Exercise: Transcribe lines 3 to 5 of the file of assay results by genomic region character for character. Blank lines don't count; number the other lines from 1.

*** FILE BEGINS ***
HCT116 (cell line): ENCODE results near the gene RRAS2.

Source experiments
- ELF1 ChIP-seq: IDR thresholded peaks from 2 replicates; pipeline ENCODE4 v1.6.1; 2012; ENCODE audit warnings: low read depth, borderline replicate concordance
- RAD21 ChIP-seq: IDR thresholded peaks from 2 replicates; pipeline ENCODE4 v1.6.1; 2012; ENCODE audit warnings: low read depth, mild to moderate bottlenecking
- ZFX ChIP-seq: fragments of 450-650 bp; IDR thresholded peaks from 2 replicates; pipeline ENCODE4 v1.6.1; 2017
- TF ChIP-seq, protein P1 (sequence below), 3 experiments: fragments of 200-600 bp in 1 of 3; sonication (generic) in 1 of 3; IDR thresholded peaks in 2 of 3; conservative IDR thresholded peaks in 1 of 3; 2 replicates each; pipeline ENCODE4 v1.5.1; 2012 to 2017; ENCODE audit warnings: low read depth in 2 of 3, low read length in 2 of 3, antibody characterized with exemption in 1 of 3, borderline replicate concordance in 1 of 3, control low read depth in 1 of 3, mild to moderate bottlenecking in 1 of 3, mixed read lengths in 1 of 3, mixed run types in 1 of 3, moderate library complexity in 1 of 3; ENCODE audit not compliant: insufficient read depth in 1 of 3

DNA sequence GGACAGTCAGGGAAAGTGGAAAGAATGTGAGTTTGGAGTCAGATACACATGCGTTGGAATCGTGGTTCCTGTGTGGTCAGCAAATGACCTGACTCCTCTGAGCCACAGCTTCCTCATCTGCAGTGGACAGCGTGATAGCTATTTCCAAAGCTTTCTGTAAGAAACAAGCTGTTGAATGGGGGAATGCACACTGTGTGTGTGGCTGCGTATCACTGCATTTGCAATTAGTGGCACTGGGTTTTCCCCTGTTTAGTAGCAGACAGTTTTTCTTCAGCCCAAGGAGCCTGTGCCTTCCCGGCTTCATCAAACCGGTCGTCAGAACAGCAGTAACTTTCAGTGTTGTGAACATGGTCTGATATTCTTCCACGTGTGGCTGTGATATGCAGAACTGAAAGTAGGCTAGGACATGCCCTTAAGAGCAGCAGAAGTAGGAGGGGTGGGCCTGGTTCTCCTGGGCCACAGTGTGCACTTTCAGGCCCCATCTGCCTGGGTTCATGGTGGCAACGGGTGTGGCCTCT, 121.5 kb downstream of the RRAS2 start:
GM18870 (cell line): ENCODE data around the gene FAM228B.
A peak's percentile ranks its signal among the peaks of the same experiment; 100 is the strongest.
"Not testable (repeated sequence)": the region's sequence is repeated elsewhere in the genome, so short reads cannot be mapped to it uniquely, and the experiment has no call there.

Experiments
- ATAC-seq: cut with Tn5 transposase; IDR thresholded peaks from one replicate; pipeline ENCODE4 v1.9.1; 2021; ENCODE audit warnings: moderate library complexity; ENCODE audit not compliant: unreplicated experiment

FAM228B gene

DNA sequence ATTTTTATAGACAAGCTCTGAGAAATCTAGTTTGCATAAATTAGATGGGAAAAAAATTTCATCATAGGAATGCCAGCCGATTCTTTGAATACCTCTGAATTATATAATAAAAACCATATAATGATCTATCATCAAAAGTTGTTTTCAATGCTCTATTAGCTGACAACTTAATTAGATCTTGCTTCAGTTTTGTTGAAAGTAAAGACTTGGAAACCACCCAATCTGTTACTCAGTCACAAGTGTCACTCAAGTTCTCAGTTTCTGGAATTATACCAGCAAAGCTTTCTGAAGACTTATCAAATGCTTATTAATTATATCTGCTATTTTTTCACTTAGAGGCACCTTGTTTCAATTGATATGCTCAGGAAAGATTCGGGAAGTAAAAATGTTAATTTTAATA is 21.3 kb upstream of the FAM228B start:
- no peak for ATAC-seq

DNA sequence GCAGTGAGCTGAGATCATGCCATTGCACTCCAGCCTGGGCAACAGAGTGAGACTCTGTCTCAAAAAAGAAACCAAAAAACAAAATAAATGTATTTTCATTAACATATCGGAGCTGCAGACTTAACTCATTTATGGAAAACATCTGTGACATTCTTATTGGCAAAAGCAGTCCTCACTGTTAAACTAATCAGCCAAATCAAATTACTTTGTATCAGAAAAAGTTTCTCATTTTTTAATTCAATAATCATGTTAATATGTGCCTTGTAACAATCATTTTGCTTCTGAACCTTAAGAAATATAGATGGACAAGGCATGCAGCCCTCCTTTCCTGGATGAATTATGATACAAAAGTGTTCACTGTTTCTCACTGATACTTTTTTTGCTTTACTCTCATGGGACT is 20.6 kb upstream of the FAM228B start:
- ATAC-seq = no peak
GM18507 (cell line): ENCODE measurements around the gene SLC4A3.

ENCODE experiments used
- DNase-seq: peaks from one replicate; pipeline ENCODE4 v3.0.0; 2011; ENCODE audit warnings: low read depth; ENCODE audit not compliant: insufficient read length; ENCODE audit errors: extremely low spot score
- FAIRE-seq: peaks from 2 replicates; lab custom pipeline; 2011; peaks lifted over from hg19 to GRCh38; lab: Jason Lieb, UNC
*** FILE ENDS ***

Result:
- ELF1 ChIP-seq: IDR thresholded peaks from 2 replicates; pipeline ENCODE4 v1.6.1; 2012; ENCODE audit warnings: low read depth, borderline replicate concordance
- RAD21 ChIP-seq: IDR thresholded peaks from 2 replicates; pipeline ENCODE4 v1.6.1; 2012; ENCODE audit warnings: low read depth, mild to moderate bottlenecking
- ZFX ChIP-seq: fragments of 450-650 bp; IDR thresholded peaks from 2 replicates; pipeline ENCODE4 v1.6.1; 2017